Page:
Again, this is the largest bipartisan coalition we’ve ever seen in U.S. history for a war powers resolution. And for them to unequivocally say, “No, the president does not have the authority to go war,” is absolutely significant. I think it sends the right message to the Trump administration and will make sure that he knows that Congress and the American people want restraint with regards to Iran.
I think it’s the right message to send to Iran as well; to show that America, we respect the rule of law as Senator Kaine says, and also to prevent any risk of miscalculation. If the Iranians know that there is a growing movement in the U.S. that’s calling for restraint, it’ll prevent I think miscalculations and accidents from happening, which could spark a larger escalation.
GREG WILPERT: Actually, my next question has to do with what you just said. Trump argues in his tweet that the bill makes the U.S. less safe because now the president’s hands are tied. Can you say a little bit more about what’s your response to that argument?
HASSAN EL-TAYYAB: Well, I think that argument is pretty ridiculous. If you’ve read the Constitution and the War Powers Resolution of 1973, and even if you read S.J. Res. 68, the bill that Senator Kaine just passed through the Senate, it basically says this would prevent offensive war against Iran, prevent further assassination attempts, and does nothing to hinder the ability of the commander-in-chief to basically defend the U.S. or its armed forces in case of an attack. So I think that argument by anyone that’s making it, it’s just not really done in good faith, or done out of ignorance because that’s just not how the bill is written.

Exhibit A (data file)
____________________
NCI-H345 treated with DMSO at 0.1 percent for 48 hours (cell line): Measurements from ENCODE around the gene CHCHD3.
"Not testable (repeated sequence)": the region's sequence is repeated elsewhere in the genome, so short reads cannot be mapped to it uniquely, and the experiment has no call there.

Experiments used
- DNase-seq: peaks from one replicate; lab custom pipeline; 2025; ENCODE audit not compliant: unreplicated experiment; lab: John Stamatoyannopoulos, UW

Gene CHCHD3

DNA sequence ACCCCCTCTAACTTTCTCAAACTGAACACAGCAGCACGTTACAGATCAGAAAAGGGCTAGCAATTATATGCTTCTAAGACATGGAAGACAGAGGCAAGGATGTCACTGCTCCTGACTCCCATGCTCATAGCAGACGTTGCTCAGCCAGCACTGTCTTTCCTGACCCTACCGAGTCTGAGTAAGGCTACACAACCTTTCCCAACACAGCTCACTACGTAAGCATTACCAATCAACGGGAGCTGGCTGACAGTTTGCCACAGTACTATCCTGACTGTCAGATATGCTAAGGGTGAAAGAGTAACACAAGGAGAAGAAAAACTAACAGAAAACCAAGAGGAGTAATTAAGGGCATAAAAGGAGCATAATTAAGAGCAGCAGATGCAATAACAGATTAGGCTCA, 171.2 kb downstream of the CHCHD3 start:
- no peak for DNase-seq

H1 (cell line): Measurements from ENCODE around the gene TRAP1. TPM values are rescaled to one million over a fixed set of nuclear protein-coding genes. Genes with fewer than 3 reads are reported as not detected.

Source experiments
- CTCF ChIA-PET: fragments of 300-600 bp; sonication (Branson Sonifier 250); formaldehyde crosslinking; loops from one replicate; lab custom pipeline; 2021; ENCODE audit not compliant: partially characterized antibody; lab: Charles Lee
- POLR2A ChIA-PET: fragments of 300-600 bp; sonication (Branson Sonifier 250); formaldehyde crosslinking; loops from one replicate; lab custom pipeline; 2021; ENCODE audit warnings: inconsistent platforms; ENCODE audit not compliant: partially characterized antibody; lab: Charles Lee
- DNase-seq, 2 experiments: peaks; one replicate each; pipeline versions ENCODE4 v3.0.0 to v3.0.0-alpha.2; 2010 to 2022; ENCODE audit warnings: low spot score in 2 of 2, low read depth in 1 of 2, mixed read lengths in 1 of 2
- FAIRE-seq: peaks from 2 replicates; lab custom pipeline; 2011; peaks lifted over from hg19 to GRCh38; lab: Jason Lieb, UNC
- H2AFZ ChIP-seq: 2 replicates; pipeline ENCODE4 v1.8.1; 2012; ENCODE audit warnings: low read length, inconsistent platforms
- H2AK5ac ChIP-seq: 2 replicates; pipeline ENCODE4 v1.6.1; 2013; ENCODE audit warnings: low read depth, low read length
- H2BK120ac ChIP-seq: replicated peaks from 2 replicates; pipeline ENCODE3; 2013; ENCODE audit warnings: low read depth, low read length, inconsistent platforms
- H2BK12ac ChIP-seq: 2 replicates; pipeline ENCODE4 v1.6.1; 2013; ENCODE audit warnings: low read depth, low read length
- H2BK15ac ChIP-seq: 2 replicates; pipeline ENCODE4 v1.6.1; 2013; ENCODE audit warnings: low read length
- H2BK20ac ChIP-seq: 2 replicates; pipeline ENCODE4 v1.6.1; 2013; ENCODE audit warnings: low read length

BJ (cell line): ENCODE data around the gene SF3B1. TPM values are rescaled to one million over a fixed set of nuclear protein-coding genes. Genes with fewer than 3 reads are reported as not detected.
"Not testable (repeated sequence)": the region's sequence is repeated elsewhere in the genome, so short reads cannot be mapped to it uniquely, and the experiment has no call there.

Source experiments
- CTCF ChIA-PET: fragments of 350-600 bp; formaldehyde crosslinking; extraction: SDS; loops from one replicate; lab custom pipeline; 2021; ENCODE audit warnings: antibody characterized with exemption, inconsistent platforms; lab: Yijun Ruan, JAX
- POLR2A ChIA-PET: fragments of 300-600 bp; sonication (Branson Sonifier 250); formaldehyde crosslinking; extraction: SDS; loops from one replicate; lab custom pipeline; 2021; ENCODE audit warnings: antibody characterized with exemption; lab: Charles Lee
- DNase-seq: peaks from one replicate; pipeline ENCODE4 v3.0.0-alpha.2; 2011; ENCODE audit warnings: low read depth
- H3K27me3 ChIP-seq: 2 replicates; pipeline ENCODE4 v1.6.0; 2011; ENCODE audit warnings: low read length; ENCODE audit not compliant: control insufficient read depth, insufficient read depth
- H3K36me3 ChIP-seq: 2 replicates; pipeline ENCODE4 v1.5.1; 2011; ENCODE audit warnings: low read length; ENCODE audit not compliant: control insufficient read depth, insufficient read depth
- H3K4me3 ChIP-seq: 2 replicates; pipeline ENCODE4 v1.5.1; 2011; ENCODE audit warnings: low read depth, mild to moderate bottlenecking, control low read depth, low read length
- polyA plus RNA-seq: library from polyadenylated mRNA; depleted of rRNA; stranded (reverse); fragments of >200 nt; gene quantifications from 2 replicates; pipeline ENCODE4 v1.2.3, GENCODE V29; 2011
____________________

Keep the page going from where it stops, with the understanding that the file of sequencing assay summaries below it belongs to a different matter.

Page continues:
GREG WILPERT: Now, what this resolution does is basically it invokes both the War Powers Resolution of 1973, which was passed in the wake of the Vietnam War, and Article I of the Constitution, which both state that Congress has the sole power to declare war. Now, if this authority is so clear, why is it even necessary for a resolution to be passed on Iran? Couldn’t Congress simply take the president to court?
HASSAN EL-TAYYAB: Yeah, you ask the million-dollar question. Unfortunately, we’ve had decades of abdication of this critical Article I, Section 8 war authority by Congress. Year after year, the presidents going all the way back to Truman with the Korean War, the Vietnam War, bombing Cambodia, covert action around Latin America, we’ve seen Congress basically just give the presidents a pass. But right now we’re seeing Congress start to claw back that war authority with the passage of the Yemen War Powers Resolution, trying to repeal the 2002 Iraq AUMF that we used to go after Saddam Hussein, and now the Iran War Powers Resolution that just passed.
I think that’s part of a longer-term process of Congress clawing back this war authority, and yes, going to the Supreme Court would be another escalation that Congress could certainly do and probably should do because, again, like you said you should not need a supermajority to prevent the president from launching an unauthorized war.
That’s what we’re seeing now. We’re seeing the early stages of this critical separation of powers battle that’s going on between the White House and the legislature, and I hope it continues. The sheer fact that we had eight Republicans join this chorus of voices calling for no war on Iran, I think is also significant. As much as we can make this a bipartisan issue, one that’s depoliticized … We’re not talking about Trump. This should be the case no matter who the administration is, if it’s a Democrat, or a Republican in the White House, and even an Independent, we just want to make sure that we have that constitutional process that’s adhered to.